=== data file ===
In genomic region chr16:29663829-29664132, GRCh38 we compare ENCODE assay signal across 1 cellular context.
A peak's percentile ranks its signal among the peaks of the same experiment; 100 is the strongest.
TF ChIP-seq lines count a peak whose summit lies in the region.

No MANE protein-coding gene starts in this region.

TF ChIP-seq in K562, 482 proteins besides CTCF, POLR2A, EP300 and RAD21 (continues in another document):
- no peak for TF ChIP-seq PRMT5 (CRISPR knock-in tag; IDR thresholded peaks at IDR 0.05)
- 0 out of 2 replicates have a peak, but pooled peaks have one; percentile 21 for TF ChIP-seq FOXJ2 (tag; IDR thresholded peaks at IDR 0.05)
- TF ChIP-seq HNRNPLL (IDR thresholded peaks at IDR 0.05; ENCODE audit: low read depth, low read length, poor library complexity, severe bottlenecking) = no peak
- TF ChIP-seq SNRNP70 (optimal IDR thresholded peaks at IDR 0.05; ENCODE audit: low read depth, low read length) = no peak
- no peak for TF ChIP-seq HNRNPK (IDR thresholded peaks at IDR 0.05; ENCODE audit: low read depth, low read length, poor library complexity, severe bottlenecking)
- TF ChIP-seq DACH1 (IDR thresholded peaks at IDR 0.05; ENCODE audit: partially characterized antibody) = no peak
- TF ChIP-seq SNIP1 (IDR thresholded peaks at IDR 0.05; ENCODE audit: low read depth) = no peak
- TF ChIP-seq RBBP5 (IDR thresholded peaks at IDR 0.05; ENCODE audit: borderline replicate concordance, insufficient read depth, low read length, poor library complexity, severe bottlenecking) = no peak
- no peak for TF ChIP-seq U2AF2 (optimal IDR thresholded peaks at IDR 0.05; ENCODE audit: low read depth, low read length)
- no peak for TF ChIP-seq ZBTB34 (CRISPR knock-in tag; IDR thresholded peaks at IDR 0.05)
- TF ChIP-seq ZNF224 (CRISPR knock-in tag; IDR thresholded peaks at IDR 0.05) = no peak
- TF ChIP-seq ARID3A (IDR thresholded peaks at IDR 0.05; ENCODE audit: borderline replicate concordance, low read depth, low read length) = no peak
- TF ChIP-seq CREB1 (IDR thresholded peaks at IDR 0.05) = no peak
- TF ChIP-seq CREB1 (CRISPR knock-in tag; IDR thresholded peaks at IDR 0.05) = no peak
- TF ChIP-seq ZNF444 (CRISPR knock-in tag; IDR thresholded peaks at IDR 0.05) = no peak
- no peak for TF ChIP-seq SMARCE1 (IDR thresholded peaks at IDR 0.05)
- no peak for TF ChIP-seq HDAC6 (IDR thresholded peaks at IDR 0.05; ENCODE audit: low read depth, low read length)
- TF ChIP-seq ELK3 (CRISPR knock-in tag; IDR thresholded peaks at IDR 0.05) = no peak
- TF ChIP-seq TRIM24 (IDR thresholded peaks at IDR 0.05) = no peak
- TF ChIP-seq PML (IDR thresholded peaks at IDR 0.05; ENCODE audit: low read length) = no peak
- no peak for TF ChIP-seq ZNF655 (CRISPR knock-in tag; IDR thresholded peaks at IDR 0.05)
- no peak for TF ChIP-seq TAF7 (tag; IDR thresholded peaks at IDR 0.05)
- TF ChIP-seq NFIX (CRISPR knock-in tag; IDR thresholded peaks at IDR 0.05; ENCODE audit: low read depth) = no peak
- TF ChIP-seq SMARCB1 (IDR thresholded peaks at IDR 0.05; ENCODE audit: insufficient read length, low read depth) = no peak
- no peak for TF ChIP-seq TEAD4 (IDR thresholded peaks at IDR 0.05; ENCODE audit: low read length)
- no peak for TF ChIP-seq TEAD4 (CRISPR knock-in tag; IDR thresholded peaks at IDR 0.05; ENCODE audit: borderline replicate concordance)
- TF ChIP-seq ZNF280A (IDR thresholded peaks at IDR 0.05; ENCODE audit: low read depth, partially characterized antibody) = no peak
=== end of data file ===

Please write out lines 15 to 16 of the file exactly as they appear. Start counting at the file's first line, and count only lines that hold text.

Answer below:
- no peak for TF ChIP-seq ZBTB34 (CRISPR knock-in tag; IDR thresholded peaks at IDR 0.05)
- TF ChIP-seq ZNF224 (CRISPR knock-in tag; IDR thresholded peaks at IDR 0.05) = no peak